The $40,000 EV tax credit might be easy to come by

Electric buses at a charging station.

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Also, the tax credit is worth more money for larger trucks — up to $40,000 as opposed to the $7,500 maximum for passenger cars and smaller commercial electric vehicles.

“I think it’s going to be a lot more straightforward and simpler to use than the light-duty vehicle tax credit,” said Ingrid Malmgren, policy director at Plug In America, of the commercial EV tax credit. “It really is a great opportunity for business owners to reduce emissions in a cost-effective way.”

Business owners can receive the tax credit for new vehicles purchased on or after January 1, 2023. It is available for 10 years until the end of 2032.

How and why the trade tax deduction

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Here are the basics of the loan for commercial vehicles.

The tax credit is available to business owners who purchase an electric vehicle or electric “mobile machinery” including for construction, manufacturing, processing, farming, mining, drilling, or timber construction.

The vehicle must be subject to a depreciation allowance — which means it’s for business use, according to the Congressional Research Service.

“For example, if you had a flower shop and you wanted to buy flower delivery vehicles, buy a bunch of delivery vehicles, then you would be the one claiming the tax credit,” Malmgren said.

There are two thresholds for the business tax credit: Vehicles weighing less than 14,000 pounds are eligible for up to $7,500; Those who weigh more qualify for up to $40,000.

The 14,000 pound demarcation line includes Class 4 and above commercial vehicles or mostly medium and heavy duty trucks and buses.

For example, if you had a flower shop and wanted to buy flower delivery vehicles, buy a bunch of delivery vehicles, then you would be the one claiming the tax credit.

Ingrid Malmgren

political director at Plug In America

According to a 2019 US Department of Energy report, medium- and heavy-duty trucks are “the fastest growing fuel consumers and greenhouse gas producers in the United States.”

Class 3 through 8 trucks make up less than 5% of the total number of U.S. vehicles on the road, but they account for 27% of annual on-road fuel consumption, according to the report. Gasoline and diesel account for well over 90% of fuel consumption for medium and heavy vehicles, she added.

While the electrified commercial vehicle market “lags far behind that of light commercial vehicles,” battery performance has improved and battery costs have fallen significantly over the past decade, making electrification of medium- and heavy-duty trucks and buses “more attractive,” it said in the Department of Energy report.

Technically, the Commercial Vehicle Tax Credit is the lesser of: (1) 30% of the vehicle purchase price; or (2) the “extra cost” relative to a similar gasoline-powered vehicle. (The additional cost is the net price difference between the clean utility vehicle and a similar vehicle with an internal combustion engine.)

Whatever the amount from this calculation, its final value is capped at $7,500 or $40,000, as previously mentioned.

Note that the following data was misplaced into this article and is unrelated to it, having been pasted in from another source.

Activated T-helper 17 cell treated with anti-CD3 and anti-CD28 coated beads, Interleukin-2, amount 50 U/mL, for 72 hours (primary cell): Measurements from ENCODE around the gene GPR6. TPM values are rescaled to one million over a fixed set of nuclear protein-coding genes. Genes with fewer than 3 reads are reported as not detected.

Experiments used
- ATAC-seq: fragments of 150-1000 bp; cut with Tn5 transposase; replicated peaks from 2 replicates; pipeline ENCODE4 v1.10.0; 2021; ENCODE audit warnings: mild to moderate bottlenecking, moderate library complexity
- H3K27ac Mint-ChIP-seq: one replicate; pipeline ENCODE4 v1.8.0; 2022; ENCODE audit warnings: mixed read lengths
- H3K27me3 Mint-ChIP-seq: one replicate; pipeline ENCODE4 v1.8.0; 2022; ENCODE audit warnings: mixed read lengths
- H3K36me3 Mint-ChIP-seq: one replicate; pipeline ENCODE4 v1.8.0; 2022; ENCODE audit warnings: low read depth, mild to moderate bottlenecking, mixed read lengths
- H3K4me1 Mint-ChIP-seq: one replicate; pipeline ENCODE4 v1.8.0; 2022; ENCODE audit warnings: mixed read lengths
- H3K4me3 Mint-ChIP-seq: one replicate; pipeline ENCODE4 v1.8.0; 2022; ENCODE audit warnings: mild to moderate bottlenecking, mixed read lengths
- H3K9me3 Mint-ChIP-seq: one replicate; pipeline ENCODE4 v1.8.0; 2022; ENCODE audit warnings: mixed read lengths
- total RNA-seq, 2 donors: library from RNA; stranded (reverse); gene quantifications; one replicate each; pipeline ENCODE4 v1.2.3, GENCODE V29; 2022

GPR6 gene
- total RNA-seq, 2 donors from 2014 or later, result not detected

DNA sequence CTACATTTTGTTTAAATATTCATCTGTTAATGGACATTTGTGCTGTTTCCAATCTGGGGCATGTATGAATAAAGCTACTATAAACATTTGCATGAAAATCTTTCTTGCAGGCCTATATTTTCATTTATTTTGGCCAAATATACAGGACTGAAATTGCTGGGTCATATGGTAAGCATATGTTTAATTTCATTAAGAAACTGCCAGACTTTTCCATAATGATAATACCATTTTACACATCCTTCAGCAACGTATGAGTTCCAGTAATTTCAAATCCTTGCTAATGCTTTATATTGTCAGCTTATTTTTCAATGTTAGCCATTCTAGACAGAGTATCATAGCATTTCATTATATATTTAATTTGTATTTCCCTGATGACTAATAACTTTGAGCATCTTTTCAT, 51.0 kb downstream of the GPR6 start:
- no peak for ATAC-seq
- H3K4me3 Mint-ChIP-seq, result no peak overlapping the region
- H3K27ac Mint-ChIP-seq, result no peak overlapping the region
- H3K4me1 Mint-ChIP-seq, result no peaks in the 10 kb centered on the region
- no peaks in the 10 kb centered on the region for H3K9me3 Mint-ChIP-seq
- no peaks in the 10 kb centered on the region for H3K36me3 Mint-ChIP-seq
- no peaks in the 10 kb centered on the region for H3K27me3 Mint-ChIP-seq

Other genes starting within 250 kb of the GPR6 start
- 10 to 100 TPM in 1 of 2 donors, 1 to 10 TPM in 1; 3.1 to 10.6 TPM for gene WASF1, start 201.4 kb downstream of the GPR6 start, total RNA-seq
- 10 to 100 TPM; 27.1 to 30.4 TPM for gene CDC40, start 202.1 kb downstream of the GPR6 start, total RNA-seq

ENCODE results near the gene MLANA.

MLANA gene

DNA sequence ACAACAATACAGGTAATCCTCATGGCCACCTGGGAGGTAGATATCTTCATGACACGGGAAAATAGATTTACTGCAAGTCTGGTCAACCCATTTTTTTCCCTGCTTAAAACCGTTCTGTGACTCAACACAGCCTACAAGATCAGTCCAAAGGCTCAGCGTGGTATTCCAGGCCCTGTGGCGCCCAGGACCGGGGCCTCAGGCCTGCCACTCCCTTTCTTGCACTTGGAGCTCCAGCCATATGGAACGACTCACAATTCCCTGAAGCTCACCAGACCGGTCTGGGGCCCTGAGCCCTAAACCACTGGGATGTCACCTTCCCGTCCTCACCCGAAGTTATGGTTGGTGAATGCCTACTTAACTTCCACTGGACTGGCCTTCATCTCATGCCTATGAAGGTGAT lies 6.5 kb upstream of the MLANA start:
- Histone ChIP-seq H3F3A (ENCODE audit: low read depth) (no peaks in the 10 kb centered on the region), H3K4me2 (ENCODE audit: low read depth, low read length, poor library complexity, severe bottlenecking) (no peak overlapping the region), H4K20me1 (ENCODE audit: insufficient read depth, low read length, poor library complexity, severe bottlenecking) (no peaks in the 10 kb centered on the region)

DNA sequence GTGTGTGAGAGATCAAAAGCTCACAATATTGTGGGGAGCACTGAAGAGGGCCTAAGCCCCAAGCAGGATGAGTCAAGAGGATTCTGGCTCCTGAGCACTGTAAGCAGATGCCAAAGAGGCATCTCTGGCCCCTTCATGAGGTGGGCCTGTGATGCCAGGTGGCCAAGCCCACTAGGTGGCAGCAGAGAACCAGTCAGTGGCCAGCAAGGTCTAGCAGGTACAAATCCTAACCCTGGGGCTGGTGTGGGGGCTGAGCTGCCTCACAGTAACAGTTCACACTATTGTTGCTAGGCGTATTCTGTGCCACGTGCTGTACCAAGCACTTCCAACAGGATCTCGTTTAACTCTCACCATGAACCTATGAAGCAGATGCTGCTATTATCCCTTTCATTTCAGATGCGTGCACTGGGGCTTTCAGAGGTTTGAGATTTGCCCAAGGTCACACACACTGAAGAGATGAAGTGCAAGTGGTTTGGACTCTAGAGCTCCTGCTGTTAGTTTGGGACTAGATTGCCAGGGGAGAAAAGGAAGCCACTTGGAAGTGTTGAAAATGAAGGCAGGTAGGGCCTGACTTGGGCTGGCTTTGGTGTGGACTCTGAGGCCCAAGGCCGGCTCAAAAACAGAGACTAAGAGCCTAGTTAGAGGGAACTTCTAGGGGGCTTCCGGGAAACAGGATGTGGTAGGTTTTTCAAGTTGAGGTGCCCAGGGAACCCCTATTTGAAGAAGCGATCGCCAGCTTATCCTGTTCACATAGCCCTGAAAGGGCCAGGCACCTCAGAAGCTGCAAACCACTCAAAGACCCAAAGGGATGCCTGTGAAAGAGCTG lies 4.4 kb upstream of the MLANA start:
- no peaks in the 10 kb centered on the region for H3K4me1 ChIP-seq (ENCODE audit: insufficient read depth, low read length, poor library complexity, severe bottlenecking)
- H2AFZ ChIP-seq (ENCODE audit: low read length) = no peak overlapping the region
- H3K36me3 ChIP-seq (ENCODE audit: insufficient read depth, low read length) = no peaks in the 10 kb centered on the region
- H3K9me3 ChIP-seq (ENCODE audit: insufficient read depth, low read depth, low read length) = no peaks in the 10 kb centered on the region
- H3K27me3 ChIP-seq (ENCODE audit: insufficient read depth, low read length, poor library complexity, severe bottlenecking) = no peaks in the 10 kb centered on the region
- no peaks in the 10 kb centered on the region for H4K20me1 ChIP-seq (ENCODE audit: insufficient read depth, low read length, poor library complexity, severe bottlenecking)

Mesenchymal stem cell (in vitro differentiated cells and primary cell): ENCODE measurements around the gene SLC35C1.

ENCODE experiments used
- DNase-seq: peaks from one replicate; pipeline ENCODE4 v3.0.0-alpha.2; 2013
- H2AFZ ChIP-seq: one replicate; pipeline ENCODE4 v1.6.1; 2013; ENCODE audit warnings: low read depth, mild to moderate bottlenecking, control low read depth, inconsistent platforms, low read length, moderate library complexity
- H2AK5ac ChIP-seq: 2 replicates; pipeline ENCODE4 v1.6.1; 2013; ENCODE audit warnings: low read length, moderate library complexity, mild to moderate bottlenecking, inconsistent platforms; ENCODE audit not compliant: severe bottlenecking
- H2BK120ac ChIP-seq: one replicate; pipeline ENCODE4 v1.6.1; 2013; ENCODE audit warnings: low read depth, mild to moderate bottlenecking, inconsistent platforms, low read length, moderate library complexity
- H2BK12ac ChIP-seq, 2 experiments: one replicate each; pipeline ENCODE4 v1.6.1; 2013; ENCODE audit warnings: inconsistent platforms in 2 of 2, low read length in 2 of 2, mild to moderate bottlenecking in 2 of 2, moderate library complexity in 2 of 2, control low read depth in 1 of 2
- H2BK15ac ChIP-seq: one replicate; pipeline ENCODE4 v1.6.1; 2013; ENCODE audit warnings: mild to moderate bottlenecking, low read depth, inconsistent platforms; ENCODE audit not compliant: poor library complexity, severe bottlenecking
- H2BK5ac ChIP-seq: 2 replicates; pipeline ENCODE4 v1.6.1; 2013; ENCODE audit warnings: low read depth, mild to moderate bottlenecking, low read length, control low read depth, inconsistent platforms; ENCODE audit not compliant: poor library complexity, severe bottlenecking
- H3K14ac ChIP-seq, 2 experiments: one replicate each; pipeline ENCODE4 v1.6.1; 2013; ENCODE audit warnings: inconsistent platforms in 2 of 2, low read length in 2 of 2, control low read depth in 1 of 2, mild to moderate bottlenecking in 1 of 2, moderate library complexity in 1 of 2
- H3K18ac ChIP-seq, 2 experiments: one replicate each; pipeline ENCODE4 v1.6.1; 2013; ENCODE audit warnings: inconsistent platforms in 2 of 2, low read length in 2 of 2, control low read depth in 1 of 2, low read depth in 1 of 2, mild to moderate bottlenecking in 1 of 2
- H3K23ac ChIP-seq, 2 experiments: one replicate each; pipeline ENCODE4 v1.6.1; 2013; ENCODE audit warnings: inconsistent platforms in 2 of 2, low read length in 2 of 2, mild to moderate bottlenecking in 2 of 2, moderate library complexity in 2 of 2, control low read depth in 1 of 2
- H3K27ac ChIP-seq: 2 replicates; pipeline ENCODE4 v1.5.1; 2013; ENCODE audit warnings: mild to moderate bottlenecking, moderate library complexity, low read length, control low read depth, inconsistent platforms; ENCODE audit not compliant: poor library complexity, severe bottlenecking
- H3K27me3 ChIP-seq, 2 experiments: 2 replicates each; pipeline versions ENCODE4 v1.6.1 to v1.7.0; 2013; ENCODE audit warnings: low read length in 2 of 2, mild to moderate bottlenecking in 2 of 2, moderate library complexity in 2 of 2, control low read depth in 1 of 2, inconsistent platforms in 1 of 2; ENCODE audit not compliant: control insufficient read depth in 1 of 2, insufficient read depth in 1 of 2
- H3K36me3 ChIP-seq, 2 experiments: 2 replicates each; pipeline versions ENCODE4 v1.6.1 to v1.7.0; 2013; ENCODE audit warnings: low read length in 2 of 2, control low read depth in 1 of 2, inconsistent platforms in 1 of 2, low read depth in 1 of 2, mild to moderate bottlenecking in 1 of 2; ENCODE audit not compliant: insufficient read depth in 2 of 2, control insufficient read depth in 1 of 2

Some aspects of the tax break will remain unclear until the US Treasury Department and IRS issue guidance on the new rules, experts said. For example, how will business owners determine the price of a comparable gas-powered vehicle in order to perform an “incremental cost” analysis?

Since the financial advantage is designed as a tax credit, entrepreneurs must be taxable in order to benefit from it. One caveat: Tax-exempt companies can still receive a financial benefit in the form of a direct check from the government, said Steven Schmoll, a director at KPMG.

Additionally, business owners cannot double-dip by receiving a tax benefit on the consumer side (Section 30D of the Tax Code) and on the commercial side (Section 45W of the Tax Code).

How are commercial EVs different for consumers?

A key difference between the business and consumer tax credits for new clean vehicles is the lack of manufacturing and other requirements for the business credits.

To be eligible for a “new clean vehicle” loan (ie, the one not intended for business owners), final car assembly must now occur in North America. The Department of Energy maintains a list of vehicles that meet this standard.

Some additional rules will come into effect in 2023.

First, there are income caps. A tax credit is not available to individuals with a modified adjusted gross income of $150,000 or more. The cap is higher for others — $225,000 for heads of household and $300,000 for married couples filing joint returns. (The test applies to current or previous year’s income, whichever is lower.)

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And certain cars may not qualify based on price. Sedans selling for more than $55,000 are not eligible, and vans, SUVs or trucks over $80,000 are not eligible.

Two other rules apply to crafting: one contains requirements for sourcing the car battery’s critical minerals; The second requires some of the battery components to be manufactured and assembled in North America. Consumers lose half the value of the tax credit – up to $3,750 – if any of these requirements are not met; They would lose the full $7,500 if they failed to meet both.

The five requirements were added by the Inflation Mitigation Act, and none of them apply to the clean vehicle commercial loan, Schmoll said.

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